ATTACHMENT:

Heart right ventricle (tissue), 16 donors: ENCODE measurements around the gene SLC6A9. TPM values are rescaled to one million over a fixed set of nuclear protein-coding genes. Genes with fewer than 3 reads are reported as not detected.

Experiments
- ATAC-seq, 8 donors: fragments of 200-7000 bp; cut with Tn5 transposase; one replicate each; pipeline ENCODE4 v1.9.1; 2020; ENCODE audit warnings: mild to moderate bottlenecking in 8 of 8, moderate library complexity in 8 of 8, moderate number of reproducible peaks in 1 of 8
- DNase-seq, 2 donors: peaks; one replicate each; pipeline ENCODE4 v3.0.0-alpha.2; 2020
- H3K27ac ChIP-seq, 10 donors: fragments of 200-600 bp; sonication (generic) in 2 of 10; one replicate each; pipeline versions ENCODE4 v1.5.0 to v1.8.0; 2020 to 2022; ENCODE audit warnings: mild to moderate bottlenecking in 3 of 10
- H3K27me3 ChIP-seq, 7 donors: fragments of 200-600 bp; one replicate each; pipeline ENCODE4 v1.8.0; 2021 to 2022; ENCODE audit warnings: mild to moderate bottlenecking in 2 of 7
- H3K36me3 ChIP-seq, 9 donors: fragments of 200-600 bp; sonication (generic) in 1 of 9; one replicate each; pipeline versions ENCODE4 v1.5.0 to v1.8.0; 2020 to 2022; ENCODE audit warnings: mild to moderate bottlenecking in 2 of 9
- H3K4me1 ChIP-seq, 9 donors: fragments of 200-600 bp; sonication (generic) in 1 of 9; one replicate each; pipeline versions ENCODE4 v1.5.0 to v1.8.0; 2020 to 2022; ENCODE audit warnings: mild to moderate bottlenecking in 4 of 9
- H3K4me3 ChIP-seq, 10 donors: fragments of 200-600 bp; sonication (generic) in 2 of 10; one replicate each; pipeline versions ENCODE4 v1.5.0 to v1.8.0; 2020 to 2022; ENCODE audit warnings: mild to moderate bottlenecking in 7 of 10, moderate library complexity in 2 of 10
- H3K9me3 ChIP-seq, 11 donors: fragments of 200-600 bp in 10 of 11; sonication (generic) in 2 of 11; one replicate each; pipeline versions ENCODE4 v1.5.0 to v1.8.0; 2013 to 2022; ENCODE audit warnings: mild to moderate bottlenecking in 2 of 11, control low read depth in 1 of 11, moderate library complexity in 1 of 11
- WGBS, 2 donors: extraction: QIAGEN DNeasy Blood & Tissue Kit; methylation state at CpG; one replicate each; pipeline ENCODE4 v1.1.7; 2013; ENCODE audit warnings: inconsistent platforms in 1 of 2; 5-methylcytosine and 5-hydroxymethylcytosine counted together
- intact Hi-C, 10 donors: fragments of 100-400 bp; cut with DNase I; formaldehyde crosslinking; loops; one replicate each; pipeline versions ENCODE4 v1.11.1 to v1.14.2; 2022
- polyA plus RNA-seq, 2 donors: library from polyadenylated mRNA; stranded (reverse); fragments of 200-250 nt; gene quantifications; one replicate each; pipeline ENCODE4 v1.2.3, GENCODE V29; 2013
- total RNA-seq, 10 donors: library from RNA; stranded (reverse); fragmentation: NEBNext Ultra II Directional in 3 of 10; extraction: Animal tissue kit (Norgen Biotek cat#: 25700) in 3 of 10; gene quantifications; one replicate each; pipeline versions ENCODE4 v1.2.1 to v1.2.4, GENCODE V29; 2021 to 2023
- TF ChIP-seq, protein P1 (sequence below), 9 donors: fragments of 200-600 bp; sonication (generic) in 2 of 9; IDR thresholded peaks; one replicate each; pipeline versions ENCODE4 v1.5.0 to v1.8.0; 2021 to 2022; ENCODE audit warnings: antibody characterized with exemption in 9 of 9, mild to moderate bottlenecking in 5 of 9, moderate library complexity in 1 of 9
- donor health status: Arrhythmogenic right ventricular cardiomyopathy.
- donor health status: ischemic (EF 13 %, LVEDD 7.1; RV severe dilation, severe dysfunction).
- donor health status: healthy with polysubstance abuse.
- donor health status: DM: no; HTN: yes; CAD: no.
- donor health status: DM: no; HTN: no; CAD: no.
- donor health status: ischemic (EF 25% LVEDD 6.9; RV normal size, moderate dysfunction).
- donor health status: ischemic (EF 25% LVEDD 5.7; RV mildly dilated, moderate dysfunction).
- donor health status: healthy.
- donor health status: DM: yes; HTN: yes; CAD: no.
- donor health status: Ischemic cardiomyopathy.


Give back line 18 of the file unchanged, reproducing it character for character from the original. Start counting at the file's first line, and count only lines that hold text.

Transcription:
- donor health status: healthy with polysubstance abuse.